Musicals don’t tend to be my cup of tea, although there are exceptions. Sunny Afternoon, featuring the music of The Kinks, is such an exception.
I’m biased of course; I happen to be of the opinion that The Kinks are one of the greatest bands ever to have existed, and that their lead singer-songwriter, Ray Davies, is some sort of genius. I’m pretty sure that there’s more to this than the North London factor.
They were highly innovative, for example – the distinctive intro to ‘You Really Got Me’ was the first use of distortion sound (see below), and when they moved away from hard-driving rock, Ray Davies developed a flair for social commentary (as seen in ‘A Well Respected Man’ and ‘Dead End Street’ – for which they shot the promotion film, a precursor to the modern-day music video, in Kentish Town), a decrying of increased urbanisation (‘Village Green’ and the subsequent album The Kinks Are The Village Green Preservation Society), a sense of British post-imperial malaise (the album Arthur (Or the Decline and Fall of the British Empire)) and the startlingly modern (‘Lola’). Their influence has resonated down the years; ‘You Really Got Me’ was particularly influential on heavy metal and punk rock, while The Jam (who covered ‘David Watts’), Blur and Oasis all cited them as a major influence. More recently, their music has been used in films like Hot Fuzz and The Darjeeling Limited and, a couple of years ago, Ray Davies released an album called See My Friends in which he had re-recorded a number of old Kinks tracks with various artists.
That said, one does get the distinct impression that they boys from Muswell Hill have been overlooked in favour of the likes of the Beatles and the Rolling Stones; no doubt the mid-Sixties ban on playing in the USA at the height of the British Invasion is a factor here, but even the band’s on-stage squabbling – Dave Davies getting knocked out by Mick Avory during a gig, anyone? – seems, when seen through the prism of history, to pale in comparison to the bust-ups of Mick ’n’ Keef, to say nothing of the trail of on-and-off-stage destruction left by the likes of Keith Moon.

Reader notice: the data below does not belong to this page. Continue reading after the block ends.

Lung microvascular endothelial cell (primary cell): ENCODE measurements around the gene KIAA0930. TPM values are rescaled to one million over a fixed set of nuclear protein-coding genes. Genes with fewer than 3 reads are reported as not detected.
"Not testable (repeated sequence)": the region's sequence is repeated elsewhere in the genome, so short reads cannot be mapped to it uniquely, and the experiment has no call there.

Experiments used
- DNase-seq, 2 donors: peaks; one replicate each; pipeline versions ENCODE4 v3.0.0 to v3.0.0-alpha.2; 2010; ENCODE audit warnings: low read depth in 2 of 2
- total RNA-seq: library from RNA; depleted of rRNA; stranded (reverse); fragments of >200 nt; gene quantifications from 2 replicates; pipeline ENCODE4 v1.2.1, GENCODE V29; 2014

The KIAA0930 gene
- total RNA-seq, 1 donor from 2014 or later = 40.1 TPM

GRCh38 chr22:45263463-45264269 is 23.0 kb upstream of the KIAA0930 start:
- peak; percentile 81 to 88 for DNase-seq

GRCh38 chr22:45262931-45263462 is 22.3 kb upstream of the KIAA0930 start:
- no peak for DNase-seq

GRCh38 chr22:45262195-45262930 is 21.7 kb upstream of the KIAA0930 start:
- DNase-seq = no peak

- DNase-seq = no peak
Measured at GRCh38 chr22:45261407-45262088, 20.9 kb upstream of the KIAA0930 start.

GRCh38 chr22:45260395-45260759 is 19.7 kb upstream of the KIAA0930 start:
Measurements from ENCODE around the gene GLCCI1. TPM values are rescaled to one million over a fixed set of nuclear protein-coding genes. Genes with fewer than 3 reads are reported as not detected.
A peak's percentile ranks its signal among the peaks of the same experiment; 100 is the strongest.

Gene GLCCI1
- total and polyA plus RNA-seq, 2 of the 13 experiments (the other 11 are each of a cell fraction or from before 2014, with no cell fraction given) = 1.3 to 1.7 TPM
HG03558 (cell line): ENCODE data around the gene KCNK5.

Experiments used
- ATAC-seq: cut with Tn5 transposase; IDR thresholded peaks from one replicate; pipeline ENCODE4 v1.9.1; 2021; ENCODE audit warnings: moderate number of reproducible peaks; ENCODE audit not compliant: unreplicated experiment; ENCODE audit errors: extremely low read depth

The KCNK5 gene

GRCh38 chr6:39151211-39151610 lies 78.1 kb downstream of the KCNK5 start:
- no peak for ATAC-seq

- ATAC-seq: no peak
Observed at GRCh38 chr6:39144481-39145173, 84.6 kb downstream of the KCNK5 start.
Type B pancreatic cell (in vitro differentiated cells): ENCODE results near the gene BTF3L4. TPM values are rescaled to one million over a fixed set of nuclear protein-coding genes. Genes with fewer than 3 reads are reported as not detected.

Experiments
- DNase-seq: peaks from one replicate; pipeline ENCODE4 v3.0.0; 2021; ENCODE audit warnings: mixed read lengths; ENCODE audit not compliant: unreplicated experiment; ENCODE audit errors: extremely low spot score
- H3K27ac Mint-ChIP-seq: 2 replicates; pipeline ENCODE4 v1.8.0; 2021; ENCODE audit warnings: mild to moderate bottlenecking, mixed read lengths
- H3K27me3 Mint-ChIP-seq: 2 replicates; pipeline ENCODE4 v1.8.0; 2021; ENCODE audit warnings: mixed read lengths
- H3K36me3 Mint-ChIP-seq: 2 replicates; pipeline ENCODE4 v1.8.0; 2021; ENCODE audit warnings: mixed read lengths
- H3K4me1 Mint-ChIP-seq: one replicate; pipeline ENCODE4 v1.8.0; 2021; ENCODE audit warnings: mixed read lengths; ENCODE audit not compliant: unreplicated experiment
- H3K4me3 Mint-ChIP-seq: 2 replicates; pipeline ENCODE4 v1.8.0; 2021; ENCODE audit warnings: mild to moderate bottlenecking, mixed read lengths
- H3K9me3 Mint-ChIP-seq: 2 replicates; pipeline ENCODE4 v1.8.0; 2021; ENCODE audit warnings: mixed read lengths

Last year, someone (presumably inspired by musicals based on the works of, among others, Queen and Frankie Valli & The Four Seasons) had the idea of putting together band’s songs in a musical; this premiered in Hampstead (not far from where the Davies brothers grew up) before transferring to the West End.
The plot – I believe that in musicals, the technical term for this is ‘book’ – was about the band’s formation and how they – particularly Ray and Dave – dealt with fame and money-grubbing hangers-on. The story of how Dave (who was only 17 when the band made it big) sliced open the speaker-cone of his amplifier and then plugged it into another amp to get the distortion sound for the guitar track of ‘You Really Got Me’ (just one of the band’s many ground-breaking innovations) is retold, as is the band’s hedonistic rock ’n’ roll lifestyle (including the on-stage fights) and their getting banned from playing in America.
As well as the famous songs – ‘You Really Got Me’, ‘Waterloo Sunset’, ‘Lola’ and (or course) ‘Sunny Afternoon’ (accompanied by shameless Union Jack-waving) were all present and correct, as were social commentary tracks like ‘Dedicated Follower Of Fashion’, ‘A Well Respected Man’ and ‘Dead End Street’ – lesser-known tracks like ‘This Strange Effect’ and ‘This Time Tomorrow’ were also woven into the plot. None of them felt like they’d been crow-barred into it, which is the feeling one gets with some musicals. The decision to sing the somewhat fragile ‘Days’ without instrumental accompaniment was a bold one that paid off, while the last twenty or so minutes felt like a particularly raucous gig (as the best ones should be, of course), with the audience singing along and thoroughly enjoying themselves.
During the interval, Dad wondered out loud whether anyone else in the theatre had actually seen The Kinks live, as he did a couple of times at the Wembley Arena back in the day. “Wimbledon Palais,” quipped a man standing near us; this exchange led to a discussion about the relative merits of Something Else and the Kwyet Kinks EP. No-one minded; in fact, several passers-by looked like they wanted to join in.
It was that sort of evening.